internals of constant do.  If you find another case, please report it
       so we can either fix it or document the exception here.

       Returns an integer which is incremented every time a real local method
       in the package $classname changes, or the local @ISA of $classname is

       This is intended for authors of modules which do lots of class
       introspection, as it allows them to very quickly check if anything
       important about the local properties of a given class have changed
       since the last time they looked.  It does not increment on method/@ISA
       changes in superclasses.

       It's still up to you to seek out the actual changes, and there might
       not actually be any.  Perhaps all of the changes since you last checked
       cancelled each other out and left the package in the state it was in

       This integer normally starts off at a value of 1 when a package stash
       is instantiated.  Calling it on packages whose stashes do not exist at
       all will return 0.  If a package stash is completely deleted (not a
       normal occurrence, but it can happen if someone does something like
       "undef %PkgName::"), the number will be reset to either 0 or 1,
       depending on how completely the package was wiped out.

       This is somewhat like "SUPER", but it uses the C3 method resolution
       order to get better consistency in multiple inheritance situations.
       Note that while inheritance in general follows whichever MRO is in
       effect for the given class, "next::method" only uses the C3 MRO.

       One generally uses it like so:

         sub some_method {
           my $self = shift;
           my $superclass_answer = $self->next::method(@_);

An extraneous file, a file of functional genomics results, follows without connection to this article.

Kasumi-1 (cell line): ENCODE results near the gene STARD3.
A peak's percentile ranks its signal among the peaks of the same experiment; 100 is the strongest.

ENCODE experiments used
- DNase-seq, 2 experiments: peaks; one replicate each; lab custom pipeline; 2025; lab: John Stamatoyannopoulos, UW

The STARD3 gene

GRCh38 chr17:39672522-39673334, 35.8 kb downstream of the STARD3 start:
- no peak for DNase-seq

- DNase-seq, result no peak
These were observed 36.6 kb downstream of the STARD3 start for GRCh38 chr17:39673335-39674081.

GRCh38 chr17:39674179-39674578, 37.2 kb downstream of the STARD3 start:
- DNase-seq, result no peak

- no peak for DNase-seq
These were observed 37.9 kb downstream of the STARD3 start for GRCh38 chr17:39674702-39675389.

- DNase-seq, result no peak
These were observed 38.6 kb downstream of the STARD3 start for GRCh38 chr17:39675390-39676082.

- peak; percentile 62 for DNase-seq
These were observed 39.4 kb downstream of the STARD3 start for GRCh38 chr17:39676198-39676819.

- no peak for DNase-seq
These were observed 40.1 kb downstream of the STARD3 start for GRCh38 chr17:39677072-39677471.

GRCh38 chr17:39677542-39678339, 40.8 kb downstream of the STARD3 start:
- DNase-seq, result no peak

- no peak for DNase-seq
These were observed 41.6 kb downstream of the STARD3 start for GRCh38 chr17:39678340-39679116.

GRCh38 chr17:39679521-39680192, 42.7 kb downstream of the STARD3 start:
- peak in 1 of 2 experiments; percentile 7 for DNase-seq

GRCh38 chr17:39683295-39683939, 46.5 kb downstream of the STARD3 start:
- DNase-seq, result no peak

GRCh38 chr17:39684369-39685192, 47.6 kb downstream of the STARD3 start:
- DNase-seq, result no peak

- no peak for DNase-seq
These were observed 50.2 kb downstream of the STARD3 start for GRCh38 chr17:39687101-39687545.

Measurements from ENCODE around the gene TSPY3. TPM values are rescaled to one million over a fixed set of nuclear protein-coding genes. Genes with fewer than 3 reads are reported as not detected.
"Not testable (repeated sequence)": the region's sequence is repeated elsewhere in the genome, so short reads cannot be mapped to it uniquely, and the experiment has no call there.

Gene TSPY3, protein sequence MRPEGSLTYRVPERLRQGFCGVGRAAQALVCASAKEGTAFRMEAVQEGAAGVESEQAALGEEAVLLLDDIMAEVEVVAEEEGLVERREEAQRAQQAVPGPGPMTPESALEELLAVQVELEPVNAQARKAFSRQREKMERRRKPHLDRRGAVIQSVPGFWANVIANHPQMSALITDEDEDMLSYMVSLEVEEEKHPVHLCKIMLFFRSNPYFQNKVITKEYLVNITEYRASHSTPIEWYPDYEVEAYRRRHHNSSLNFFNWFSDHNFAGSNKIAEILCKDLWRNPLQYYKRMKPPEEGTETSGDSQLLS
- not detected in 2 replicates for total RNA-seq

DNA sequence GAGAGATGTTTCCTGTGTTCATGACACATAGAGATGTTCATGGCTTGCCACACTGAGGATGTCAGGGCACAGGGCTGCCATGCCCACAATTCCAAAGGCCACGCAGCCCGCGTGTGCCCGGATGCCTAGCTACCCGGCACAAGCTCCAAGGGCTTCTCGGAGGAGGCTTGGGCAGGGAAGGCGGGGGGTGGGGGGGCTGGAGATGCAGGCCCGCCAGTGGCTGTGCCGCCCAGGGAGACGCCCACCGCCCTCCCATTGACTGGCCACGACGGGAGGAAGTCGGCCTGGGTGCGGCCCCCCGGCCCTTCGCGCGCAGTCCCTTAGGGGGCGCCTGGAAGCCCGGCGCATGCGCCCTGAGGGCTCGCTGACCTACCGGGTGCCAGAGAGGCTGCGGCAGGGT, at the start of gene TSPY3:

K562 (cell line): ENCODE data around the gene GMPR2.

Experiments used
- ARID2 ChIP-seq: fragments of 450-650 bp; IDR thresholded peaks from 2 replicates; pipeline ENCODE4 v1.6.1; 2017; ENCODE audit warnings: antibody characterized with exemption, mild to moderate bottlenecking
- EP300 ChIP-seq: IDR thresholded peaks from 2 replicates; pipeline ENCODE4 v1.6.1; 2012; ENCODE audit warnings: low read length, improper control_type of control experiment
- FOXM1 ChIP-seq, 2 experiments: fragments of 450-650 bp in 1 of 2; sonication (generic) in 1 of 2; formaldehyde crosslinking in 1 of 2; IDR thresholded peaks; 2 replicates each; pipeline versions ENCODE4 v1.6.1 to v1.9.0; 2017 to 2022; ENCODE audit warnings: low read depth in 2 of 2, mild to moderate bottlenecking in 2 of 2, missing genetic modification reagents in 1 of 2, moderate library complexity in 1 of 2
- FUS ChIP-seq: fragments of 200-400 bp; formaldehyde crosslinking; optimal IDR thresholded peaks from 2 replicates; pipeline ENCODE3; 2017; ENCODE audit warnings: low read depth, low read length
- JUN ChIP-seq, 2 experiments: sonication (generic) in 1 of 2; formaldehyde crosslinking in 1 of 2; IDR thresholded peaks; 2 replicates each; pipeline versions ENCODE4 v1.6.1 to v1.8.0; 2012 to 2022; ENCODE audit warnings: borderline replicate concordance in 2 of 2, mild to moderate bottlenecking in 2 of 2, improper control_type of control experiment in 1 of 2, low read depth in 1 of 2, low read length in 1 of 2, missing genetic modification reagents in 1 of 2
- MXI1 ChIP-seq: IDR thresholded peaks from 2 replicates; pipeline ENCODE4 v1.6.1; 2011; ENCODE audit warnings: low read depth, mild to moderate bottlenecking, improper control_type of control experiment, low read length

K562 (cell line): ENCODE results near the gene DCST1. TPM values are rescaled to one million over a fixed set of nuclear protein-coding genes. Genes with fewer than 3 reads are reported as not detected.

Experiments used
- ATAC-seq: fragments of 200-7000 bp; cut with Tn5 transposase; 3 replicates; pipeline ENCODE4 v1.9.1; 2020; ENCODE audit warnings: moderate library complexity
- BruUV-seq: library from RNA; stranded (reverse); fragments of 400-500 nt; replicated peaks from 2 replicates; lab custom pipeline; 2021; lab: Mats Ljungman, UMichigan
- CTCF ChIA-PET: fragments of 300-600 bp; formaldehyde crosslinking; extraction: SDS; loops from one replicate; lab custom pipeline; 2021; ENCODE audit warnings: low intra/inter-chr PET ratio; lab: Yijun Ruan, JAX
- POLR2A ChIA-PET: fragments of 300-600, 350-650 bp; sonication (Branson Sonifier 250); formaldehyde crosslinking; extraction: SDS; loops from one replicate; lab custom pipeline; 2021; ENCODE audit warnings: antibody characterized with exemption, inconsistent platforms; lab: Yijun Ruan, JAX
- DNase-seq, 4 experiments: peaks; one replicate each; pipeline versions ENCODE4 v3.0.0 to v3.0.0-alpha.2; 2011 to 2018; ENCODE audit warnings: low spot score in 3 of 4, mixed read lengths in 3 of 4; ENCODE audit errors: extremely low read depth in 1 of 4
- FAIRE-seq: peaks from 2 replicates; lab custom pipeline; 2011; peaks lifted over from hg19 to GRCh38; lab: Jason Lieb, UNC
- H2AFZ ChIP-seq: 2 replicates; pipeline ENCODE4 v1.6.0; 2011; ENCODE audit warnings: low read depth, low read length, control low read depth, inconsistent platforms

return $superclass_answer + 1;

       Note that you don't (re-)specify the method name.  It forces you to
       always use the same method name as the method you started in.

       It can be called on an object or a class, of course.

       The way it resolves which actual method to call is:

       1.  First, it determines the linearized C3 MRO of the object or class
           it is being called on.

       2.  Then, it determines the class and method name of the context it was
           invoked from.

       3.  Finally, it searches down the C3 MRO list until it reaches the
           contextually enclosing class, then searches further down the MRO
           list for the next method with the same name as the contextually
           enclosing method.

       Failure to find a next method will result in an exception being thrown
       (see below for alternatives).

       This is substantially different than the behavior of "SUPER" under
       complex multiple inheritance.  (This becomes obvious when one realizes
       that the common superclasses in the C3 linearizations of a given class
       and one of its parents will not always be ordered the same for both.)

       Caveat: Calling "next::method" from methods defined outside the class:

       There is an edge case when using "next::method" from within a
       subroutine which was created in a different module than the one it is
       called from. It sounds complicated, but it really isn't. Here is an
       example which will not work correctly:

         *Foo::foo = sub { (shift)->next::method(@_) };

       The problem exists because the anonymous subroutine being assigned to
       the *Foo::foo glob will show up in the call stack as being called
       "__ANON__" and not "foo" as you might expect. Since "next::method" uses
       "caller" to find the name of the method it was called in, it will fail
       in this case.

       But fear not, there's a simple solution. The module "Sub::Name" will
       reach into the perl internals and assign a name to an anonymous
       subroutine for you. Simply do this:

         use Sub::Name 'subname';
         *Foo::foo = subname 'Foo::foo' => sub { (shift)->next::method(@_) };

       and things will Just Work.

       This is similar to "next::method", but just returns either a code
       reference or "undef" to indicate that no further methods of this name

       In simple cases, it is equivalent to:

          $self->next::method(@_) if $self->next::can;

       But there are some cases where only this solution works (like "goto

   The original Dylan paper

       The Pugs prototype Perl 6 Object Model uses C3

       Parrot now uses C3


   Python 2.3 MRO related links


       Brandon L. Black, <>

       Based on Stevan Little's Class::C3

perl v5.30.0                      2023-11-23                        mro(3perl)